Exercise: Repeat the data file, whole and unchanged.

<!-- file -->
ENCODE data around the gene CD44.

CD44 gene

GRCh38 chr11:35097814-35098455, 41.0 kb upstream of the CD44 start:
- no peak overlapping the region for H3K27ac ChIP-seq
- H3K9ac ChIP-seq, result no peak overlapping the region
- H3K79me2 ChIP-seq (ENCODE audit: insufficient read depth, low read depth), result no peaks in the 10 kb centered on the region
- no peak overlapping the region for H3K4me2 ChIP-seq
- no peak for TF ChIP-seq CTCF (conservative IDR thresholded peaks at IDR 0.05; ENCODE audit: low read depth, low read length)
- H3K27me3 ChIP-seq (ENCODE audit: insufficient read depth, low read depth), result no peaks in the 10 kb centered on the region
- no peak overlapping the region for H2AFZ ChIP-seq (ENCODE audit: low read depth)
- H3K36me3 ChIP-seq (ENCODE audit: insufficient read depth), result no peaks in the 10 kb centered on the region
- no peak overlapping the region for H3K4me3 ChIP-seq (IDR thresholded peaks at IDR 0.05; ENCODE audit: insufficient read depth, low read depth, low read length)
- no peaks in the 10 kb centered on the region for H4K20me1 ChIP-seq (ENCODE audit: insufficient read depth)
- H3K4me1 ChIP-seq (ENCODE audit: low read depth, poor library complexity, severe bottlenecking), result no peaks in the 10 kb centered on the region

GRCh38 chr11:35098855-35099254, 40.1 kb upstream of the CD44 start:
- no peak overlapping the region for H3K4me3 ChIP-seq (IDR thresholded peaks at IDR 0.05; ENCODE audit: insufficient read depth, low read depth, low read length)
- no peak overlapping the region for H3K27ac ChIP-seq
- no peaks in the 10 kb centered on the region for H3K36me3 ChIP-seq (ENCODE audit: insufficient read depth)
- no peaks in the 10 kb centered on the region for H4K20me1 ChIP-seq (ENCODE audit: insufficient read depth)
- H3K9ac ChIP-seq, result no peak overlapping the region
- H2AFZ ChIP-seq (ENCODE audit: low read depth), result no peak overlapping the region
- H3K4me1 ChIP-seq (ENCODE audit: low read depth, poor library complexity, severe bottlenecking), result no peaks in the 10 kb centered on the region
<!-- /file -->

ENCODE data around the gene CD44.

CD44 gene

GRCh38 chr11:35097814-35098455, 41.0 kb upstream of the CD44 start:
- no peak overlapping the region for H3K27ac ChIP-seq
- H3K9ac ChIP-seq, result no peak overlapping the region
- H3K79me2 ChIP-seq (ENCODE audit: insufficient read depth, low read depth), result no peaks in the 10 kb centered on the region
- no peak overlapping the region for H3K4me2 ChIP-seq
- no peak for TF ChIP-seq CTCF (conservative IDR thresholded peaks at IDR 0.05; ENCODE audit: low read depth, low read length)
- H3K27me3 ChIP-seq (ENCODE audit: insufficient read depth, low read depth), result no peaks in the 10 kb centered on the region
- no peak overlapping the region for H2AFZ ChIP-seq (ENCODE audit: low read depth)
- H3K36me3 ChIP-seq (ENCODE audit: insufficient read depth), result no peaks in the 10 kb centered on the region
- no peak overlapping the region for H3K4me3 ChIP-seq (IDR thresholded peaks at IDR 0.05; ENCODE audit: insufficient read depth, low read depth, low read length)
- no peaks in the 10 kb centered on the region for H4K20me1 ChIP-seq (ENCODE audit: insufficient read depth)
- H3K4me1 ChIP-seq (ENCODE audit: low read depth, poor library complexity, severe bottlenecking), result no peaks in the 10 kb centered on the region

GRCh38 chr11:35098855-35099254, 40.1 kb upstream of the CD44 start:
- no peak overlapping the region for H3K4me3 ChIP-seq (IDR thresholded peaks at IDR 0.05; ENCODE audit: insufficient read depth, low read depth, low read length)
- no peak overlapping the region for H3K27ac ChIP-seq
- no peaks in the 10 kb centered on the region for H3K36me3 ChIP-seq (ENCODE audit: insufficient read depth)
- no peaks in the 10 kb centered on the region for H4K20me1 ChIP-seq (ENCODE audit: insufficient read depth)
- H3K9ac ChIP-seq, result no peak overlapping the region
- H2AFZ ChIP-seq (ENCODE audit: low read depth), result no peak overlapping the region
- H3K4me1 ChIP-seq (ENCODE audit: low read depth, poor library complexity, severe bottlenecking), result no peaks in the 10 kb centered on the region